Guest written by Dr. Howard J. Levy, MD, MBA Orthopedic Surgeon, Sports Medicine as commentary to The New York Times article titled “Cost of Contact in Sports Is Estimated at Over 600,000 Injuries a Year” released on September 29, 2017.
A recent article in The New York Times reported that contact sports are responsible for over 600,000 injuries per year at a cost of over $20 billion. The data was compiled by researchers at Yale who compared the potential decrease in injuries if contact sports could be made non-contact. The results take into account only the immediate consequences, and not the long term effects of injuries. The pros and cons of playing sports, especially contact, are personal choices. Despite the risks, team sports provide many benefits, including: building confidence, are a means of exercise, helps develop relationships, teaches respect, and encourages family involvement. The main goal is to make participation in sports as safe as possible. The use of proper equipment, conditioning and sport-specific techniques are paramount. Use of certified athletic trainers (ATs) has been shown to result in fewer injuries. ATs are usually the first responders to acute injuries, and implement treatment and rehabilitation and help determine return to paly status of the athlete. Many injuries occur when an athlete has an unreported injury and returns to the field without being evaluated by a medical professional. An AT can assess these potential injuries and triage the athlete immediately.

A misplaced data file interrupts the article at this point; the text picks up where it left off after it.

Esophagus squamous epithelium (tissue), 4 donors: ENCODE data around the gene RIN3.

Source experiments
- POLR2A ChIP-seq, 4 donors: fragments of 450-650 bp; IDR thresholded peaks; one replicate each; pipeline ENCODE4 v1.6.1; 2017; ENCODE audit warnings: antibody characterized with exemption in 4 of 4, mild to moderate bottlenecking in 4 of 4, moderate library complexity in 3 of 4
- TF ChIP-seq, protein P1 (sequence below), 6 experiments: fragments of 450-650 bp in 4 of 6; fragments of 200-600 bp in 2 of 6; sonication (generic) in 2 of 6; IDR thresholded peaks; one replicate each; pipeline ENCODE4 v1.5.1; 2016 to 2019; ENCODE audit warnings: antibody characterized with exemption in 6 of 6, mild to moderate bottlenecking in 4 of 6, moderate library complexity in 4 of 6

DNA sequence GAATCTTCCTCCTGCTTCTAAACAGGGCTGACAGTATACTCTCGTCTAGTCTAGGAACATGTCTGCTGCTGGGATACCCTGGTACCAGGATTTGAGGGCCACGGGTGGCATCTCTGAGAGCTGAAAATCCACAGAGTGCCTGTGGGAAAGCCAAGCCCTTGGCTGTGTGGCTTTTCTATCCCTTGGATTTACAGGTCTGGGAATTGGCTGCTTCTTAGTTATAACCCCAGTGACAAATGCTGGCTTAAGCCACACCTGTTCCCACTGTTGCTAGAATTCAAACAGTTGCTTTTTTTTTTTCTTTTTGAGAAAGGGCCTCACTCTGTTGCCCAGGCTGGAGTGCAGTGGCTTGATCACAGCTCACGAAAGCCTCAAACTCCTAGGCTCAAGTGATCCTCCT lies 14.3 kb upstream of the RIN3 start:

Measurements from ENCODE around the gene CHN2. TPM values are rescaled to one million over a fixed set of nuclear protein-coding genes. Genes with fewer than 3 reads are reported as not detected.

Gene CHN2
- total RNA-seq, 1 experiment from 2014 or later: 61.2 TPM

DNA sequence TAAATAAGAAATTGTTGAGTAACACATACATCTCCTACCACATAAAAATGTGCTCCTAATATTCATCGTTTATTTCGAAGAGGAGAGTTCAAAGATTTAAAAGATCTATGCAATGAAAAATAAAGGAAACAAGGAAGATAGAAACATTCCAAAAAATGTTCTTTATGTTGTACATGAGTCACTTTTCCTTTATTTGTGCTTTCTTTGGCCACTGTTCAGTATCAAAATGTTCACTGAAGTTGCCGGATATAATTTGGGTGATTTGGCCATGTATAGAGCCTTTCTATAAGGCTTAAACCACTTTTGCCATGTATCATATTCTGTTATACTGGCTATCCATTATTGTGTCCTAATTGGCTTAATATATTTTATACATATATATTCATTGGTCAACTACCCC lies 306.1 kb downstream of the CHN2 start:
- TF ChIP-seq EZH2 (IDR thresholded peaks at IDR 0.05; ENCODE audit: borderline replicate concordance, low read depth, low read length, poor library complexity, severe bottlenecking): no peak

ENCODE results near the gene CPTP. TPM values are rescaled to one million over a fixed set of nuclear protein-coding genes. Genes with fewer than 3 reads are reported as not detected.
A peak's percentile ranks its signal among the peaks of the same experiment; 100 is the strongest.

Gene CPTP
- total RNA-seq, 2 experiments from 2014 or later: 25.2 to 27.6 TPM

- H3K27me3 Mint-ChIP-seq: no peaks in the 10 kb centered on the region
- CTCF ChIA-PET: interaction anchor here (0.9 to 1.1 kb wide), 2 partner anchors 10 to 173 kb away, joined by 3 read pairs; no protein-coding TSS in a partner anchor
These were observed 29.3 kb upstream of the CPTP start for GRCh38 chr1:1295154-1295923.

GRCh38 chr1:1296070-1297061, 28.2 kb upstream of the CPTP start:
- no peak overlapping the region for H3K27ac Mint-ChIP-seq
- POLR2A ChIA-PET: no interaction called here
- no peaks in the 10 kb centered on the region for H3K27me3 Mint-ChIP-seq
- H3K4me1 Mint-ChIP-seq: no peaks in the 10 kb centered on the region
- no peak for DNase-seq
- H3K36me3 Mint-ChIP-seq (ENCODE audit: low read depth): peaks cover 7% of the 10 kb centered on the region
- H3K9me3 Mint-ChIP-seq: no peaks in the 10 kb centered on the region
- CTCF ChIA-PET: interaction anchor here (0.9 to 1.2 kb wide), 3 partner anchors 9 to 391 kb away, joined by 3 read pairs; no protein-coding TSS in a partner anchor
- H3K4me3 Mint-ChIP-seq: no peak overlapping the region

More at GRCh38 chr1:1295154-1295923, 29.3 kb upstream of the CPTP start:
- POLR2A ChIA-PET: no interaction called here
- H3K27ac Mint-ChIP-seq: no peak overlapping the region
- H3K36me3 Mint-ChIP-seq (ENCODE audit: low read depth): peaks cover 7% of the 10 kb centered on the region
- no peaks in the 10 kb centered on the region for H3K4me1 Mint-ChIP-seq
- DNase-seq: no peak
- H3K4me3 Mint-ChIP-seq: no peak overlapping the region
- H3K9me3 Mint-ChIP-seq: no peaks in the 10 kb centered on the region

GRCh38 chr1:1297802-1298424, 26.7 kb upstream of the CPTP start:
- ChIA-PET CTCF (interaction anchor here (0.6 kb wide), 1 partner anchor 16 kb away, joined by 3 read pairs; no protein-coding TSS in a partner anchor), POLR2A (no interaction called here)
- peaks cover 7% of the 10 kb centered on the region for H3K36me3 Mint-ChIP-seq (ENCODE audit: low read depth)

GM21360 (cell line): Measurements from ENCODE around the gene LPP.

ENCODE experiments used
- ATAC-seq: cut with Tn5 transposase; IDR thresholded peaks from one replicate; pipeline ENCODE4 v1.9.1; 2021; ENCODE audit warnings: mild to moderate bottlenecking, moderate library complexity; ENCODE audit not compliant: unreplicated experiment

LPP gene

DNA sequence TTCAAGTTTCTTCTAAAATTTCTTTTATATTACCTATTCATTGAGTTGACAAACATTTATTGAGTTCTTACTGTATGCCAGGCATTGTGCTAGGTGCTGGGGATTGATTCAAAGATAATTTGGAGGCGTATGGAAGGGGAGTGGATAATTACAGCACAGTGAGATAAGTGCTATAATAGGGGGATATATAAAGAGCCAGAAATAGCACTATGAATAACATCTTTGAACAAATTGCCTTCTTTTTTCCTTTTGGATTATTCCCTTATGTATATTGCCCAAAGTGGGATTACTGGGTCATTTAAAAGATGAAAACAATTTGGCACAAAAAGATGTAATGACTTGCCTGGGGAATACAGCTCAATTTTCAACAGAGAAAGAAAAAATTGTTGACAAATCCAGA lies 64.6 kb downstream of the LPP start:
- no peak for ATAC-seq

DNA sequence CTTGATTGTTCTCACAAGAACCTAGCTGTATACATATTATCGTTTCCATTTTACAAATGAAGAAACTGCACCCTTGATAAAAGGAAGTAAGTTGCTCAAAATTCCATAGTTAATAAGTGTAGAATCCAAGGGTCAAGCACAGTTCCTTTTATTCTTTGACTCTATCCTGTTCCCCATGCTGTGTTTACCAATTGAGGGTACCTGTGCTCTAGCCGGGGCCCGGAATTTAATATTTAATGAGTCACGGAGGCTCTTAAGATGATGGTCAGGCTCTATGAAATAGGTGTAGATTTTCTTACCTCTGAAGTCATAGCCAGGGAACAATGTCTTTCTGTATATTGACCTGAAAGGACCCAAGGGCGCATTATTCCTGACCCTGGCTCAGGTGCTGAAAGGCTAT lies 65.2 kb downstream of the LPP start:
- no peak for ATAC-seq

Howard J. Levy, MD, MBA
Orthopedic Surgeon, Sports Medicine